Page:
Man using hand dryer at public toilet silhouette icon

A recent study has found that bacterial contamination was lower in hospital washrooms where paper towels were used rather than air dryers, according to an article on the Becker’s Hospital Review website. The study, published in the Journal of Hospital Infection, looked at hand-drying methods and whether they contributed to the risk of bacterial contamination in a healthcare environment.

Researchers analyzed bacterial contamination levels in washrooms where hand drying occurred either via paper towels or air dryers. Total bacterial recovery was significantly greater from air dryer versus paper towel dispenser surfaces at all sites.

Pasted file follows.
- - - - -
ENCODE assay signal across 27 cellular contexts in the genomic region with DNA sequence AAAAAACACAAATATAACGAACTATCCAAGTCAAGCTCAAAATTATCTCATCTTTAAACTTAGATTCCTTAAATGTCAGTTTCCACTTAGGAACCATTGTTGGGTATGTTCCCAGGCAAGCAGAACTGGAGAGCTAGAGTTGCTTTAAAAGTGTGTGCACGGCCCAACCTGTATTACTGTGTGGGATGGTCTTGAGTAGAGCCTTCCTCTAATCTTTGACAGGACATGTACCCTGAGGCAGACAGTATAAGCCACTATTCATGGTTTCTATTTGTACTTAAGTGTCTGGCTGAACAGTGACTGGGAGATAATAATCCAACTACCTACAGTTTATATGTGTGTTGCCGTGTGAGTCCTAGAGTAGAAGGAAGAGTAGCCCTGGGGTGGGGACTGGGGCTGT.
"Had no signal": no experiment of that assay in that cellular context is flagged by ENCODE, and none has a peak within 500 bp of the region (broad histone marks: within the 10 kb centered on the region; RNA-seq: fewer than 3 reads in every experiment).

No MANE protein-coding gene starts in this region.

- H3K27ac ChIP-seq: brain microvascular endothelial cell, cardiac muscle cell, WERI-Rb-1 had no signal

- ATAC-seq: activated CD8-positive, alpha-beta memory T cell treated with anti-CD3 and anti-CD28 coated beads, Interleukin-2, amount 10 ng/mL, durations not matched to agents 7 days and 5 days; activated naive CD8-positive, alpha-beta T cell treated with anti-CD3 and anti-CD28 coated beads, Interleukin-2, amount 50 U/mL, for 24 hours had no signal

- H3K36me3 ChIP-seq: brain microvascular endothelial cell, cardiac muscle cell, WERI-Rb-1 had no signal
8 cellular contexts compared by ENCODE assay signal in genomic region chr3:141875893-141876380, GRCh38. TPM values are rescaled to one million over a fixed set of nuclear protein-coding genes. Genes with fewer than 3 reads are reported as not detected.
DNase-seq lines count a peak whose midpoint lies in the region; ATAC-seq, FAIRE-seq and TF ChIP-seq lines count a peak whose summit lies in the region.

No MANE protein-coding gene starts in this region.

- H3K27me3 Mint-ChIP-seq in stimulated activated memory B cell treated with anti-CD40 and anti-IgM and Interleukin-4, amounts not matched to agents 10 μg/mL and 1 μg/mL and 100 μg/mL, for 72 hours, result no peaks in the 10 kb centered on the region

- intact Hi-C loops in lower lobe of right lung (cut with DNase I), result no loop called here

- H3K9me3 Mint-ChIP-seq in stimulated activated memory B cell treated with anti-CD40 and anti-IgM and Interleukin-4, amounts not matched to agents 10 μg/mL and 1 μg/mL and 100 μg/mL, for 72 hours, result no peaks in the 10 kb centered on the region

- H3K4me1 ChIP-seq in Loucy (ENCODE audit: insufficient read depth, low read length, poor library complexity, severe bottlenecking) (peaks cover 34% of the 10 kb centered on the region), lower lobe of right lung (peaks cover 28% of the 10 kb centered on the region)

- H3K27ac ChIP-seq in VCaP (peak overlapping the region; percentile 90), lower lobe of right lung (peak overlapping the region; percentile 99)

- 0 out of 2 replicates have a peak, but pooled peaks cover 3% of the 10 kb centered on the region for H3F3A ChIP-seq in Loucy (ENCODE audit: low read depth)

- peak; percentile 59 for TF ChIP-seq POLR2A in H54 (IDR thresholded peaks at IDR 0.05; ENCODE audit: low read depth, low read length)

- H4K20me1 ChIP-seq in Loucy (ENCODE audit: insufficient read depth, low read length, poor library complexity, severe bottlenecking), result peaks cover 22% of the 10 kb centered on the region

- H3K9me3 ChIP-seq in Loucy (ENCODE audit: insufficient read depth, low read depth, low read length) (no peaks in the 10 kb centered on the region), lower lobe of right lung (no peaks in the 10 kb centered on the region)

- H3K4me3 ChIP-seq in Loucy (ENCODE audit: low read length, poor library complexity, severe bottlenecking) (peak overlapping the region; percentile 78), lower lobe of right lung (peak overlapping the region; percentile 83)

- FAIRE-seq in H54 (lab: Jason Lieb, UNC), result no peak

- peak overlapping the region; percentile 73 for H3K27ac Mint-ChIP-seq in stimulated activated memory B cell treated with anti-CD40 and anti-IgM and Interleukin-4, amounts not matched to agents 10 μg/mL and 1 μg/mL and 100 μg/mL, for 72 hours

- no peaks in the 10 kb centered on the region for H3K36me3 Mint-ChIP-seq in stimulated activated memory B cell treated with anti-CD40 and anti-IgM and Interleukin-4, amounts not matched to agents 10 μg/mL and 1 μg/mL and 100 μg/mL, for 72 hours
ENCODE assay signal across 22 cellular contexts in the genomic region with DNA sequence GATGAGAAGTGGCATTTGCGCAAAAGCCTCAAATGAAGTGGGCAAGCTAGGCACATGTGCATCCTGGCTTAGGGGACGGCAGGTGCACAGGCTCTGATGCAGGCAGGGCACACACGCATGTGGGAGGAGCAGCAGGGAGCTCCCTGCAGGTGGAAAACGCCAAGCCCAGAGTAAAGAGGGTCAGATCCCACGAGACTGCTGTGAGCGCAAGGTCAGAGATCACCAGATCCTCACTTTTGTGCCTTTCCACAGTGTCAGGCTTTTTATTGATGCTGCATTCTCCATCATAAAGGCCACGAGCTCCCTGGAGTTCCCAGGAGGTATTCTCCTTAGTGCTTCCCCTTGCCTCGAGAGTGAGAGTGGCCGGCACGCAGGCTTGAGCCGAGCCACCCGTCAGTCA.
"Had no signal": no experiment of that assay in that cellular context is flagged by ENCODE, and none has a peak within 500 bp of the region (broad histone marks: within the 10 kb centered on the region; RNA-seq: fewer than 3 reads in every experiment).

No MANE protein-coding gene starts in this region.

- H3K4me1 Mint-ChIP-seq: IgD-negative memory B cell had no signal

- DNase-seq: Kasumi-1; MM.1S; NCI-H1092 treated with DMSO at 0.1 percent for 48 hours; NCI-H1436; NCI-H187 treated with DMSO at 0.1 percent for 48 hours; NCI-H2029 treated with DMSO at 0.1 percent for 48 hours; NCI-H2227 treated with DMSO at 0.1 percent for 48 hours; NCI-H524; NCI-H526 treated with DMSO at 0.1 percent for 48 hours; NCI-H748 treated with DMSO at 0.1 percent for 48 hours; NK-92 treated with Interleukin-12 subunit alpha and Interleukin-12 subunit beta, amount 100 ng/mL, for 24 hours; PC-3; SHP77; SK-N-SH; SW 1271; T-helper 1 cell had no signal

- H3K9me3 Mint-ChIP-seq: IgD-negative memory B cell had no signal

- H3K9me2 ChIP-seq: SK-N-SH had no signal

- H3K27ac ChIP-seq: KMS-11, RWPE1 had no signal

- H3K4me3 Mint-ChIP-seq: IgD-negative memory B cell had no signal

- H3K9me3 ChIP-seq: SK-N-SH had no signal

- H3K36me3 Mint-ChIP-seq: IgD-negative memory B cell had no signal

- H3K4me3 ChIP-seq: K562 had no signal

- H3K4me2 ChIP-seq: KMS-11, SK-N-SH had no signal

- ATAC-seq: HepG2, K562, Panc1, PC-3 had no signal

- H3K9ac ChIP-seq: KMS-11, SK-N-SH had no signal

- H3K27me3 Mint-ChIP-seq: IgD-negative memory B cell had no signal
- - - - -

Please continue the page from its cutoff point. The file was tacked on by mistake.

In the U.K., methicillin-susceptible Staphylococcus aureus recovery was three times more frequent and sixfold higher for jet air dryer versus paper towel surfaces. And In France, ESBL-producing bacteria were recovered from dust twice as often during jet air dryer use compared to paper towel use.

Statistics like this could contribute to purchasing trends. According to sales figures from the latest “Report On Sanitary Supply Distributor Sales” by Sanitary Maintenance and ISSA, hand dryers only account for nearly $17.5 million. This is compared to $8 billion in sales of towels and tissue, according to reports.

Recent advancements such as high-speed, HEPA filters and models built into faucets make hand dryers more user-friendly. And although hand dryers tend to get blamed for blowing bacteria around the restroom and contaminated surfaces, there are actually a number of studies that say hand dryers are a hygienic choice.